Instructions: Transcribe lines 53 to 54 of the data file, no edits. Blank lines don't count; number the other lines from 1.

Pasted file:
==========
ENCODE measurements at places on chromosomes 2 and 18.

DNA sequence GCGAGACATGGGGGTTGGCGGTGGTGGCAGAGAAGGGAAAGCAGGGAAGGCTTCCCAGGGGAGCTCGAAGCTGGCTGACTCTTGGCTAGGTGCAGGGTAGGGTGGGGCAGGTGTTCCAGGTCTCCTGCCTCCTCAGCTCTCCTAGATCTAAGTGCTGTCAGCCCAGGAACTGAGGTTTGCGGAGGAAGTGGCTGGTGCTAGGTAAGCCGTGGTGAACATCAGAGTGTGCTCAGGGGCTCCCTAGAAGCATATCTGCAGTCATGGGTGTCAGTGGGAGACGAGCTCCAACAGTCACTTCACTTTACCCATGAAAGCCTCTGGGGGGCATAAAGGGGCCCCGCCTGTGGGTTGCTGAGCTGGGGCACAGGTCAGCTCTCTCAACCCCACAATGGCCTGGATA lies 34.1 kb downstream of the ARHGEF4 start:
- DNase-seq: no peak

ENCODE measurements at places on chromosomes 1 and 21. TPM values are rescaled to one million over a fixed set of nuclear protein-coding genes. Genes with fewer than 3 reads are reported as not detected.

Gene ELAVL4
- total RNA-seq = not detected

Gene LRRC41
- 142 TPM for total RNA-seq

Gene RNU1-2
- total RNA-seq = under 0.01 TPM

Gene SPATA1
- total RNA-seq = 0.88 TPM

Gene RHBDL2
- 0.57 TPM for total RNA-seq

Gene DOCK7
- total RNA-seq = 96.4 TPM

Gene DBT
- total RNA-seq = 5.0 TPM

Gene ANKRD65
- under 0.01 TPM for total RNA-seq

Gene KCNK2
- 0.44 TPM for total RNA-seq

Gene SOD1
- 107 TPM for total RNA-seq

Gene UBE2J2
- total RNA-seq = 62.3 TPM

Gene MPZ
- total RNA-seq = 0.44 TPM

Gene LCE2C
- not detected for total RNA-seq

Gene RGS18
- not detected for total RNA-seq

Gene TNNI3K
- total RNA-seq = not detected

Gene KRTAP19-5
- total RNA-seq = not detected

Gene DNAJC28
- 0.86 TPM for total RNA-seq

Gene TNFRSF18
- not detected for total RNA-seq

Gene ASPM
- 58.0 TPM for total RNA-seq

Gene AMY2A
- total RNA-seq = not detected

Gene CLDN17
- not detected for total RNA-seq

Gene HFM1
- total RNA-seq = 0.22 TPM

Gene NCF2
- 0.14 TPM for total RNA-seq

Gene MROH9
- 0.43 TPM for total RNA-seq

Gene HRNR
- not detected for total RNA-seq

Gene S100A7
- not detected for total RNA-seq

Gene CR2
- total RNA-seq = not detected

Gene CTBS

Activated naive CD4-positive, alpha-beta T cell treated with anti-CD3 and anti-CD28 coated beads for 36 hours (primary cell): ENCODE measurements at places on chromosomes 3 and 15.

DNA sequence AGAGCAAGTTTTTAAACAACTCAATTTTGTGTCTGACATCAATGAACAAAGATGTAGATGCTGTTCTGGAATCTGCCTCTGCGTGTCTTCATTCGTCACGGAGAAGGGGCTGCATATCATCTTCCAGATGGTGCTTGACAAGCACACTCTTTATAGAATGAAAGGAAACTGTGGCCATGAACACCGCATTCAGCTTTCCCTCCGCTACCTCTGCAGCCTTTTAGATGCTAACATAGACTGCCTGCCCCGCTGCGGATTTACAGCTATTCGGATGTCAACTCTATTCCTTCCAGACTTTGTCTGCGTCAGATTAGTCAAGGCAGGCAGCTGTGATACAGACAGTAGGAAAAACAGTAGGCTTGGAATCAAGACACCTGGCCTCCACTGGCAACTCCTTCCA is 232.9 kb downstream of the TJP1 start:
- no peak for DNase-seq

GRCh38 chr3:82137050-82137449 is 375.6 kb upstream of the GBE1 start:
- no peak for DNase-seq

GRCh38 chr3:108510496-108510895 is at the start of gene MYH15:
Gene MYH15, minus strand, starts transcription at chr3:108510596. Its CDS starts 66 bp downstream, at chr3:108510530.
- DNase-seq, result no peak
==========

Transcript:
Gene HRNR
- not detected for total RNA-seq